The purpose of this article is to spell out the method of analysis I've developed over the years. The purpose of doing that is to help myself use the method more often and with a more thorough and consistent procedure and to come up with ways to teach it to anyone who's interested.
The article is a work in progress, as is the method.
I'm calling this article "Analysis," because that's the term I usually use, but I hardly ever think about analysis on its own. My idea of analysis pulls along with it synthesis, in the form of modeling and systems thinking. But I use the term analysis to cover all of it. If I had to pick another one, I'd call it systematizing.
Traditionally analysis is seen as being about conceptually taking apart the subject matter, separating it into its components, and synthesis is about assembling the parts. But with my question-asking approach, I really do both at about the same time. It's more a process of clarifying and exploring than disassembly and reassembly.
What are the goals of analysis in this method? There are two stages to think about in an analytical journey: the product of the analysis itself and the purposes that product can be used for.
The product I intend from an analysis is a model of the object I'm observing. The representation of the model can take various forms, such as a diagram, an essay, or a computer program. The model itself is an abstraction, though it will always have to take some form, if only as a set of ideas in the mind.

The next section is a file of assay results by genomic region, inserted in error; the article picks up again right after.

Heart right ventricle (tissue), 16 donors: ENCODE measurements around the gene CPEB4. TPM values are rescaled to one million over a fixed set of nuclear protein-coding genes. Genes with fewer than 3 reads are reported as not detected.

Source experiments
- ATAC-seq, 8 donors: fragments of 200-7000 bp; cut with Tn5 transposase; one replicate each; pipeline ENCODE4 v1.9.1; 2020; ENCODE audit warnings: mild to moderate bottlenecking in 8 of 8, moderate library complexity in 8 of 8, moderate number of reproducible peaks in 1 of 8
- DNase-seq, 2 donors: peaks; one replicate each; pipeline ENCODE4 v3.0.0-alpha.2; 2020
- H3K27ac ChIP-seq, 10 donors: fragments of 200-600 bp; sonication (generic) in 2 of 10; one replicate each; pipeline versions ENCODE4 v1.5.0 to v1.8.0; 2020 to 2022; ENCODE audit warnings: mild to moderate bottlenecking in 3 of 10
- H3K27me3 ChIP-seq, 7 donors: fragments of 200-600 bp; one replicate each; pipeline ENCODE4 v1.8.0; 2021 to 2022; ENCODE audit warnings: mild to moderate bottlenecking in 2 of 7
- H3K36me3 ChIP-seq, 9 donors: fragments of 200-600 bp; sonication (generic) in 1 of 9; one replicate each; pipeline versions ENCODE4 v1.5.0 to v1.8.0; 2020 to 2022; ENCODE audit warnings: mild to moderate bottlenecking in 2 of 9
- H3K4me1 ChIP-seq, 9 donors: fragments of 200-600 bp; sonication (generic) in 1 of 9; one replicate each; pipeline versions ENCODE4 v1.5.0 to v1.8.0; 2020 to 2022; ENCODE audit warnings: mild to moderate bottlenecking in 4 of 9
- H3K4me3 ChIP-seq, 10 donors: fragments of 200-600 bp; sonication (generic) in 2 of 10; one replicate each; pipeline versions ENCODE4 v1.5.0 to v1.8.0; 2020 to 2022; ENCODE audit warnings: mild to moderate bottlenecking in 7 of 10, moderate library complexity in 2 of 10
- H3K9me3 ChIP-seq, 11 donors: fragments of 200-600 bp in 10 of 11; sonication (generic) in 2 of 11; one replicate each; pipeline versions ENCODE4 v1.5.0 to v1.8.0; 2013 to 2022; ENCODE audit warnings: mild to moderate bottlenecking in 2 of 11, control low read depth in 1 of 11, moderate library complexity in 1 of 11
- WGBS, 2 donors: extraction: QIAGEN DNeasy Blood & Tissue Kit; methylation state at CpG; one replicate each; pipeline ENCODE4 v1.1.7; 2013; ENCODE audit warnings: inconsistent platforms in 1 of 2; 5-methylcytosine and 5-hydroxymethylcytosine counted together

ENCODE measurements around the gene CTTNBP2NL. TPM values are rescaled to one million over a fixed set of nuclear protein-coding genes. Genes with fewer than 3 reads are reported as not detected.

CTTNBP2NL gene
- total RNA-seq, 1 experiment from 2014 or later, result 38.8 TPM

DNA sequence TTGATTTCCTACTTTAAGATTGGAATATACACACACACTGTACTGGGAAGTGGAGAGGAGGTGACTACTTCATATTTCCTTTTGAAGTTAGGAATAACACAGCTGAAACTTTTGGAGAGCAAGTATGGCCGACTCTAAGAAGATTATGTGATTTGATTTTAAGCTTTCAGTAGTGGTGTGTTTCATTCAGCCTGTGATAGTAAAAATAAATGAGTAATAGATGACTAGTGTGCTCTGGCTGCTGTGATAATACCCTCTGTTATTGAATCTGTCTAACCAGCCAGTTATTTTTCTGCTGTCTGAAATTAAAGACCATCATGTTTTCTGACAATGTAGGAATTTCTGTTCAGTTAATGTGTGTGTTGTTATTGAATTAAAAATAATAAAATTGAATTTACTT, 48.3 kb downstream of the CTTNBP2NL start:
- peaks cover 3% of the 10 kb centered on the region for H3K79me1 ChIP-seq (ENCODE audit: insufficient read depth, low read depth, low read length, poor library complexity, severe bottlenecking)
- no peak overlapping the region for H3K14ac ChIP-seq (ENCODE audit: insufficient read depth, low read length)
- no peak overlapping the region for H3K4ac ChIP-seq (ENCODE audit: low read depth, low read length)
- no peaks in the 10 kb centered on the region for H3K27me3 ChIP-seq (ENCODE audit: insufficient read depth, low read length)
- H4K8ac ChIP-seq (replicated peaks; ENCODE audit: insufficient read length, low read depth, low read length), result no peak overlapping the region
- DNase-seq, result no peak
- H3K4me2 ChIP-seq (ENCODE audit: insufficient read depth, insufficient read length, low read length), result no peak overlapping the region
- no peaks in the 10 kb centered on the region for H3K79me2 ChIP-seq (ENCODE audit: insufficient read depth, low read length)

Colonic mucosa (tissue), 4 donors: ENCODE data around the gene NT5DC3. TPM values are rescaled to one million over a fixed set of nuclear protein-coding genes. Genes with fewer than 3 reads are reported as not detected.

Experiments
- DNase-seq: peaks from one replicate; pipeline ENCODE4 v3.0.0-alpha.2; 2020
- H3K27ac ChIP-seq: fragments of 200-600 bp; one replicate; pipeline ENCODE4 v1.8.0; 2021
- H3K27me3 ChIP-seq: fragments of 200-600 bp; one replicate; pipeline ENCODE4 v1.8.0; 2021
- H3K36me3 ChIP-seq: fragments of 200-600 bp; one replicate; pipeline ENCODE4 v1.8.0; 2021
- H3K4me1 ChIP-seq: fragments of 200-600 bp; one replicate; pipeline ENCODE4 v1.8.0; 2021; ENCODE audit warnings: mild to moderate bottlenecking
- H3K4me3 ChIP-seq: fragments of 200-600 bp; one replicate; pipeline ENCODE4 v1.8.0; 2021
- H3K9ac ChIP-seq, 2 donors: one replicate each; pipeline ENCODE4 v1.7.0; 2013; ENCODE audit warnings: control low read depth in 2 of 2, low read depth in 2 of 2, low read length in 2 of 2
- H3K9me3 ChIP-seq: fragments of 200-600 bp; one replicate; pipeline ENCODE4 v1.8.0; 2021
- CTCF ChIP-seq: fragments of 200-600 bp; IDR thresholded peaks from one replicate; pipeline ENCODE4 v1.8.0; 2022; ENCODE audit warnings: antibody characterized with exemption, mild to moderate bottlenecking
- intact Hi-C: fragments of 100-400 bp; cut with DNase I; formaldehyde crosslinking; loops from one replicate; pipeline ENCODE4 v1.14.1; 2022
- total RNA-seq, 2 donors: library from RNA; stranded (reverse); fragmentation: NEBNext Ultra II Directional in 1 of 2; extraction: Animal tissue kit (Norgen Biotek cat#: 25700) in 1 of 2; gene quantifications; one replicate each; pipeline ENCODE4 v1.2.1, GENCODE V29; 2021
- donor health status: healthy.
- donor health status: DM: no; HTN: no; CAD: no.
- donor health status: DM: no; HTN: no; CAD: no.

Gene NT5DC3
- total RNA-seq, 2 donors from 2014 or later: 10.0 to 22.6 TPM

Another metaphor I use for this product is a map. This article, for example, is a representation of a map of my analytical method. This is appropriate for my journey metaphor.
The second stage of travel is the use you'll put the model to. To name some key examples, the model could be a basis for learning information or a skill, for creating other content, or for making a decision or solving a problem. In this case our purpose is to have a general analytical procedure to apply.
Why are we interested in knowing the goals of analysis? First, the goal determines what aspects of the material we're analyzing are important. So it's key to defining the model and also to directing our attention and maximizing our use of time. In this case, these goals will define our model of analysis.
Second, knowing the point of what we're doing is a great motivator. Sometimes it can make the difference between persevering and giving up.
Objects of study
Any analysis will have an object that's being analyzed, which I'll call the object of study. It helps to survey what objects these can be. You can analyze just about anything. But you might not think of something as a thing that can be analyzed. And when thinking through a general analytical procedure, your ideas about the procedure might be too limited if you don't keep in mind the range of possible objects.
So what kinds of analyzable objects are there? They can be classified a number of ways that might affect the ways you analyze them. I'll list a few categories here that could be grouped and contrasted in various ways and an example or two of each: static (images) vs. dynamic (videos, procedures); concrete (concrete) vs. abstract (equations); individual (employees, birds) vs. collective (businesses, ecosystems); discrete (social networks) vs. continuous (temperatures); visual (dances), auditory (room acoustics), tactile (paper textures), textual (scientific articles), etc.; objective (nerve impulses) vs. subjective (intuitions, sensations); causal (geological processes) vs. purposeful (engines). Each object can be placed into more than one category.
Additionally, you'll be analyzing particular dimensions of the object depending on your purpose. For example, a film could be analyzed for its dialog, cinematography, music, acting, directing, its influences, impact on society, and so on.